Discussing disinformation is a compelling way to teach information literacy to students, as it includes an appealing combination of controversy and technology. One topic that is sure to draw students in is the issue of “deepfakes,” videos that very convincingly portray some falsehood—usually a person saying something that they never said.
The topic is hot online, with numerous outlets describing how these videos work and what a detriment they will be to online discourse. For a quick overview, students could read a 2018 Guardian article by Oscar Schwarz, “You Thought Fake News Was Bad? Deep Fakes are Where Truth Goes to Die.” The article discusses how a video showing President Trump criticizing Belgian climate change policy was not only fake, its makers never intended it to be taken seriously. “The video’s creators later said they assumed that the poor quality of the fake would be enough to alert their followers to its inauthenticity,” writes Schwarz, a point that it will be useful to make to students: bad production values mean something.
On the more in-depth side, a podcast episode that could easily work as part of a syllabus is “Breaking News” by WNYC’s Radiolab, which interviews technologists such as those at Adobe who have created a tool that can copy voices. After “listening” to two hours of a person speaking, the tool can create audio of the “person” saying anything, even words that didn’t feature as part of the two-hour sample.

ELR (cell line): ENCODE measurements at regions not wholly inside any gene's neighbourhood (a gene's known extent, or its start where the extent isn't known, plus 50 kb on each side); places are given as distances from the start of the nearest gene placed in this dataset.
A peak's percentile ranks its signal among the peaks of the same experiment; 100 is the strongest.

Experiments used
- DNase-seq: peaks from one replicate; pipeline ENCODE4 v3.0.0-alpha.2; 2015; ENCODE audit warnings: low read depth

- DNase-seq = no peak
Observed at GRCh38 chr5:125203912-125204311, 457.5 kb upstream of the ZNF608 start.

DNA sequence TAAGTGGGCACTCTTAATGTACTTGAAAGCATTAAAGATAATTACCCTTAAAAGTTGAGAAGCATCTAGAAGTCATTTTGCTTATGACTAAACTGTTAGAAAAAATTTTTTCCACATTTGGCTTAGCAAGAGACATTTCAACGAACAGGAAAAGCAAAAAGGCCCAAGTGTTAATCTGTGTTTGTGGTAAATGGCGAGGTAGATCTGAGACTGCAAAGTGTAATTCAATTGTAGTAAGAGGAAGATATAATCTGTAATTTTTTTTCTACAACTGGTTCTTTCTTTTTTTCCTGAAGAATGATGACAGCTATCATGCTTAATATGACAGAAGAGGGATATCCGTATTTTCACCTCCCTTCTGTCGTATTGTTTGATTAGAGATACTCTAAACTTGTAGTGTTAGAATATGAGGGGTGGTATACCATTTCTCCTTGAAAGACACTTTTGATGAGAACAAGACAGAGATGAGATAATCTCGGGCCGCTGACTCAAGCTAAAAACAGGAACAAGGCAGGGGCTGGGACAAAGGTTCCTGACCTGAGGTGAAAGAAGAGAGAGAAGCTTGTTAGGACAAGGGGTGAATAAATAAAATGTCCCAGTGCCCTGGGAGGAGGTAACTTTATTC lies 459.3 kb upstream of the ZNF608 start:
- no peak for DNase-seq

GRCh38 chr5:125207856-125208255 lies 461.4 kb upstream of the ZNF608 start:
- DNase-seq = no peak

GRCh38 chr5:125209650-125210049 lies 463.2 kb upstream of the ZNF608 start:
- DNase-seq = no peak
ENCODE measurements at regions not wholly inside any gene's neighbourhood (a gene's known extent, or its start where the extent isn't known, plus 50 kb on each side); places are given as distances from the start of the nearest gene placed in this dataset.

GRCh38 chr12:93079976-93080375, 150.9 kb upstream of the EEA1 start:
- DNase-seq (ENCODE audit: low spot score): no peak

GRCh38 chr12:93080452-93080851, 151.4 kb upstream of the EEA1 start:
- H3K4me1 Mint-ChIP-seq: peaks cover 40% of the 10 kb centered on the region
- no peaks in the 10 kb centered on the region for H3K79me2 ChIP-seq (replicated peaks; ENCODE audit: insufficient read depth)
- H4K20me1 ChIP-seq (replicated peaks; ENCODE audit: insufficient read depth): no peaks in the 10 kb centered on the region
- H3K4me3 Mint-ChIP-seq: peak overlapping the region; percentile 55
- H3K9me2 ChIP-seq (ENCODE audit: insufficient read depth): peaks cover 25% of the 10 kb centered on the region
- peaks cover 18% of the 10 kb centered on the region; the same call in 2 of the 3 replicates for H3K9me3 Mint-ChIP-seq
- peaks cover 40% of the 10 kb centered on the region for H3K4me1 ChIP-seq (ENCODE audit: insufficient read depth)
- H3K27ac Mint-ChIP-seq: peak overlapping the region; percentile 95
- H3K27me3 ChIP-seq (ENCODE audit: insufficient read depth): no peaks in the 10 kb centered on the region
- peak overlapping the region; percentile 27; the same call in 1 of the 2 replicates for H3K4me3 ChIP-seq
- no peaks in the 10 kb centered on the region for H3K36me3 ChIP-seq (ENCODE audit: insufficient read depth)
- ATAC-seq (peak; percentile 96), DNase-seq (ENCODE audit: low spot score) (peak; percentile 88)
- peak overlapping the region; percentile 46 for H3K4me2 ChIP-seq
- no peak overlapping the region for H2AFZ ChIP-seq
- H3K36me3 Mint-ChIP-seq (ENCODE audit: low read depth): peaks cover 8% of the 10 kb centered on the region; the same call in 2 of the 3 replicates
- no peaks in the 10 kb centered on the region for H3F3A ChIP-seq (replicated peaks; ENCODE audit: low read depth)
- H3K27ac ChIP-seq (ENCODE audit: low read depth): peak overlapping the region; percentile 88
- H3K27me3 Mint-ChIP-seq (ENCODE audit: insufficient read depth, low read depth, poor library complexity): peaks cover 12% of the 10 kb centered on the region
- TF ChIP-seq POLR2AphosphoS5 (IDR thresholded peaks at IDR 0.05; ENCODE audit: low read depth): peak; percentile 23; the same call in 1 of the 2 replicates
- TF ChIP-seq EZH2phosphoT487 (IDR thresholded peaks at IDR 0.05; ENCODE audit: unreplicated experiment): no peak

Much of the online discussion around deepfakes is about technological means of detecting them; see for example this video in which engineers at Purdue University discuss their computer program that detects fakery by learning what a real video looks like, from numerous video examples.
Also interesting is an easy way for students to detect deepfakes, an activity that can provide a quick and interesting class demo. It is outlined in an article for The Conversation by Siwei Lyu, Associate Professor of Computer Science and Director, Computer Vision and Machine Learning Lab at the University at Albany. Deepfakes use online photos of a given person to help create a fake video of them, explains Lyu. Because most photos of the person will show them with their eyes open, subjects in deepfake videos don’t blink much. See The Conversation for a more detailed explanation of this phenomenon and a deepfake video that shows it at work.